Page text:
An uphill struggle
It is no coincidence that those towns with the highest proportion of welfare claimants have the least vibrant high streets. People on the lowest incomes predominantly spend their money in the local economy and cuts to welfare these last twelve years have taken millions from local economies all over Greater Manchester. I know from experience of trying to revive the high street in Oldham that it’s an uphill struggle when local people simply don’t have enough cash in their pockets.
This is therefore one of the most visible and tangible reasons that the government’s mooted proposal not to increase benefits in line with inflation should be opposed.
Former Labour pollster Deborah Mattinson’s book Beyond the Red Wall explains that Red Wall voters felt their sense of place was under threat from the demise of the local high street. The best way to reinvigorate such places is not to make councils jump through hoops for funding to do a bit of superficial tarting up, but to put more money in the pockets of people who will spend it.
The most recent figures available are from 2019-20 and in that financial year the total welfare bill in Greater Manchester, excluding the state pension, pension credit and winter fuel allowance was £4.6 billion.
Using this figure for a crude calculation suggests that increasing benefits in line with inflation (around 10%) would put more than an additional £230 million into the pockets of people in Greater Manchester when compared with the trailed lower rise in line with wages (around 5%). Those who receive this cash would buy goods and services, on which they pay VAT, from local businesses employing local people, who themselves pay tax and national insurance on their earnings.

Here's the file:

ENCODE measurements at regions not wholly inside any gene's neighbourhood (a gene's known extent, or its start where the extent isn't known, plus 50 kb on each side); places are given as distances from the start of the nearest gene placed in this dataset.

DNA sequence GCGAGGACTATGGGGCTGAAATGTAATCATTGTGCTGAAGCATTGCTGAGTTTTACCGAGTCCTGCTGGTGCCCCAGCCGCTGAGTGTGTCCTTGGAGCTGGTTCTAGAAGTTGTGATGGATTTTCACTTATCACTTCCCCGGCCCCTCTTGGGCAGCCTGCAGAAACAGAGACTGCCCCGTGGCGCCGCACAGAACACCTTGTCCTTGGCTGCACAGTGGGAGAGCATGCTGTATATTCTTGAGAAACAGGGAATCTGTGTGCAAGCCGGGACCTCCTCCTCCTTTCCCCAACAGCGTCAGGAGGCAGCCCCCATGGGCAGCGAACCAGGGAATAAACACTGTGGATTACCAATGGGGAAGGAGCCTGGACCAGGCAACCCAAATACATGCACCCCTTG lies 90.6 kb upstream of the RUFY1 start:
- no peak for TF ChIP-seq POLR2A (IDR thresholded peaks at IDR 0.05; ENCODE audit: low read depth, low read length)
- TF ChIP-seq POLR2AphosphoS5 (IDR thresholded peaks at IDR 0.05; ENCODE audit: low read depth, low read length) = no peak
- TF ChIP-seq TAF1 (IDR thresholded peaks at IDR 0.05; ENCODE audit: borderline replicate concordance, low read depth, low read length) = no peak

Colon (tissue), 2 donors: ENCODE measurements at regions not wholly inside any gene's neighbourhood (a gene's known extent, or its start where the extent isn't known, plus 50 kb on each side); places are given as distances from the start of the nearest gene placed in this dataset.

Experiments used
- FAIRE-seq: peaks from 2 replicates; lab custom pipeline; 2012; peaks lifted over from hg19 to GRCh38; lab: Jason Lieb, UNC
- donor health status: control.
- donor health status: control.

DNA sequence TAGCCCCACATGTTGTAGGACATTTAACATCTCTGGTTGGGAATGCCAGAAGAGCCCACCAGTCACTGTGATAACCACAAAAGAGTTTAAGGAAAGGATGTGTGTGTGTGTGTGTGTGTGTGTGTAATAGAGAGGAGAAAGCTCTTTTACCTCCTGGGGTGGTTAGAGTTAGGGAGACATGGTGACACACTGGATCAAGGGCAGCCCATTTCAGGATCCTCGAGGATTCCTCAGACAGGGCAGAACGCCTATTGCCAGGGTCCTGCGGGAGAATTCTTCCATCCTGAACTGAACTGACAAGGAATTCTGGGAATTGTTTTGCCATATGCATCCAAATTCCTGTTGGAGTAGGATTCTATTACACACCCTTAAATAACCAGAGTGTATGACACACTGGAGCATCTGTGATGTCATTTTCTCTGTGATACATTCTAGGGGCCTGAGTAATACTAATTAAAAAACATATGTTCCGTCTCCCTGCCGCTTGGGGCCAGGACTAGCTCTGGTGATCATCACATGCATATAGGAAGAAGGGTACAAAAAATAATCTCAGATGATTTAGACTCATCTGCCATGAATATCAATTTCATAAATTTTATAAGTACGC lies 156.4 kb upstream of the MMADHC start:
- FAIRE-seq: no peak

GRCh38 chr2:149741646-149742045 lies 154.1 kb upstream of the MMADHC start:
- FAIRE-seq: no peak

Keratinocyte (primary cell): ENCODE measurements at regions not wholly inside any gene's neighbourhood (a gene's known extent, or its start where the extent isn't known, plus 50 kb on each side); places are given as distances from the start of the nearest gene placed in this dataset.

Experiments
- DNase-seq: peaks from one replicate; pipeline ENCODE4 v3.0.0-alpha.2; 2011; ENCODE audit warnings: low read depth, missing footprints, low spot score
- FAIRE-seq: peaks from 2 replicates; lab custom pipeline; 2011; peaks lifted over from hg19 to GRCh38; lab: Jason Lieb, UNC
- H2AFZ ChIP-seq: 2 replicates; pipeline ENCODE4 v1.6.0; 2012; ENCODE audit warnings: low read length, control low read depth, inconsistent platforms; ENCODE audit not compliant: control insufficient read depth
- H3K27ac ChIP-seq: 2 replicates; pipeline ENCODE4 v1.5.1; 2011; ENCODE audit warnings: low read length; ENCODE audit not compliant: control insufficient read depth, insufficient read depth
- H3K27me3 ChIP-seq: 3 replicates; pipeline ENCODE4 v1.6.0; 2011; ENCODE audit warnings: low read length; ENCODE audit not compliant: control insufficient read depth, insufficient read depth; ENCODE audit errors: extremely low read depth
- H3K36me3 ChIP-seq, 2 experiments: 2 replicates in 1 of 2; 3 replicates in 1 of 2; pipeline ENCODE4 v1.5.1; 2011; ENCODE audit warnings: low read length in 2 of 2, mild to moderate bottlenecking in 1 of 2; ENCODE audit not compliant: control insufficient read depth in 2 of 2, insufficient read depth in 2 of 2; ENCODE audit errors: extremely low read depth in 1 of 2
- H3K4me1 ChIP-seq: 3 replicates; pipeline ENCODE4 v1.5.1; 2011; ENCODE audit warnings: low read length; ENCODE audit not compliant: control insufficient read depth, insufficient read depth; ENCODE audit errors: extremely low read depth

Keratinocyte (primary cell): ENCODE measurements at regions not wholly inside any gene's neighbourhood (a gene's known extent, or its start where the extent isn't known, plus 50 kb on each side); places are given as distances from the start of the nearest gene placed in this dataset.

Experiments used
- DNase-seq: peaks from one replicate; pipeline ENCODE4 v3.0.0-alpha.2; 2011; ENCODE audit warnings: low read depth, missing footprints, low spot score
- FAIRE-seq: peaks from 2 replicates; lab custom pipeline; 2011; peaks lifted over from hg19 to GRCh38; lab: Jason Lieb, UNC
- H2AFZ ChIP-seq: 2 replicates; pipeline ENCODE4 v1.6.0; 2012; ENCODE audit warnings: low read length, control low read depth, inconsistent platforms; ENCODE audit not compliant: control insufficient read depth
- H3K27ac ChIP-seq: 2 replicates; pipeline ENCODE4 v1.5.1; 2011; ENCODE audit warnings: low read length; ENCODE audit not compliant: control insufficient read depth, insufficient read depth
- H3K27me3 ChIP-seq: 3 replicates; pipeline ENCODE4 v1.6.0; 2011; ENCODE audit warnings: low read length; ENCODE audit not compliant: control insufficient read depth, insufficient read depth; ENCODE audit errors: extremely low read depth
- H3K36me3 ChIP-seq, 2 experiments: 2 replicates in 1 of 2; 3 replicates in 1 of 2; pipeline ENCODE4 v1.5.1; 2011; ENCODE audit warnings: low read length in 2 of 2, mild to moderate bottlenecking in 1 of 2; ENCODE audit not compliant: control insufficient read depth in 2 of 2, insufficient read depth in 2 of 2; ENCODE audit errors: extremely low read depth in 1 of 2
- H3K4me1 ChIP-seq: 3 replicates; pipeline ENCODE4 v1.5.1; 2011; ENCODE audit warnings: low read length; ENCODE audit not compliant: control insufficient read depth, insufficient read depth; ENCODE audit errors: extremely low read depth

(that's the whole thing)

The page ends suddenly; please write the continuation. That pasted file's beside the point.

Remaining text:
Making a case
Arguments about the links between poverty and mental wellbeing are all valid, but can seem abstract to those not affected. Though many people who need convincing about the benefits of a more generous welfare state live in areas home to tired shopping centres or high streets with empty units; and so the damage that cutting benefits does to the high street should receive considerably more airtime than it often does as part of a package of making the case for strong social security.
Clearly, it’s not just welfare policy that needs to be considered when trying to put more money in the pockets of people who will spend it. Strengthening the welfare state should be accompanied by more employers paying the real living wage and the end of public sector pay restraint. Though, with a decision to be taken imminently on benefit increases, it felt like a good time to shine a light on one of the less-discussed consequences of welfare not keeping pace with inflation.
About the author
Sean Fielding was the Leader of Oldham Council from May 2018 until May 2021, and is the youngest person to hold the position. Sean was also lead on Employment, Skills and Digital for the Greater Manchester Combined Authority. He now works for a communications consultancy and lives in central Manchester.